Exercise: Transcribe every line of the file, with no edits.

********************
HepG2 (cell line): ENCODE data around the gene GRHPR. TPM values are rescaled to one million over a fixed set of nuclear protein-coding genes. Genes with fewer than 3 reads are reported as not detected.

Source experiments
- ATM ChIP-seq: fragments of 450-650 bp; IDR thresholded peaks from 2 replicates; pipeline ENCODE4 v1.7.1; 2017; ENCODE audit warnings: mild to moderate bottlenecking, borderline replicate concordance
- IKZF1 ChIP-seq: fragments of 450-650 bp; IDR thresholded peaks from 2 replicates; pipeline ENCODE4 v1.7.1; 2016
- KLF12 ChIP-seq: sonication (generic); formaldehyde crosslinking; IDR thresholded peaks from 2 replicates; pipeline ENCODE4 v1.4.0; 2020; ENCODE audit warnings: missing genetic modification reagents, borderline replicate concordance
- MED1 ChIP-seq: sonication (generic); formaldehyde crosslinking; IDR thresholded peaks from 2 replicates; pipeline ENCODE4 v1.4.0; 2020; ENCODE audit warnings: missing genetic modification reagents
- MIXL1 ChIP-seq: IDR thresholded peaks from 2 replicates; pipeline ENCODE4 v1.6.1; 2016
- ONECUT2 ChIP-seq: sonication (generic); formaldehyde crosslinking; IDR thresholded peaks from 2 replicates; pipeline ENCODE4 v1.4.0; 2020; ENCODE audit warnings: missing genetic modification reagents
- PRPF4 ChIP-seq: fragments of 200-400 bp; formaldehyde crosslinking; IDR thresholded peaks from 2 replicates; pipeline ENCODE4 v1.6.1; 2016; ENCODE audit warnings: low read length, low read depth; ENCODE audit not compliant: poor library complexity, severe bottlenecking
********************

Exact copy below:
HepG2 (cell line): ENCODE data around the gene GRHPR. TPM values are rescaled to one million over a fixed set of nuclear protein-coding genes. Genes with fewer than 3 reads are reported as not detected.

Source experiments
- ATM ChIP-seq: fragments of 450-650 bp; IDR thresholded peaks from 2 replicates; pipeline ENCODE4 v1.7.1; 2017; ENCODE audit warnings: mild to moderate bottlenecking, borderline replicate concordance
- IKZF1 ChIP-seq: fragments of 450-650 bp; IDR thresholded peaks from 2 replicates; pipeline ENCODE4 v1.7.1; 2016
- KLF12 ChIP-seq: sonication (generic); formaldehyde crosslinking; IDR thresholded peaks from 2 replicates; pipeline ENCODE4 v1.4.0; 2020; ENCODE audit warnings: missing genetic modification reagents, borderline replicate concordance
- MED1 ChIP-seq: sonication (generic); formaldehyde crosslinking; IDR thresholded peaks from 2 replicates; pipeline ENCODE4 v1.4.0; 2020; ENCODE audit warnings: missing genetic modification reagents
- MIXL1 ChIP-seq: IDR thresholded peaks from 2 replicates; pipeline ENCODE4 v1.6.1; 2016
- ONECUT2 ChIP-seq: sonication (generic); formaldehyde crosslinking; IDR thresholded peaks from 2 replicates; pipeline ENCODE4 v1.4.0; 2020; ENCODE audit warnings: missing genetic modification reagents
- PRPF4 ChIP-seq: fragments of 200-400 bp; formaldehyde crosslinking; IDR thresholded peaks from 2 replicates; pipeline ENCODE4 v1.6.1; 2016; ENCODE audit warnings: low read length, low read depth; ENCODE audit not compliant: poor library complexity, severe bottlenecking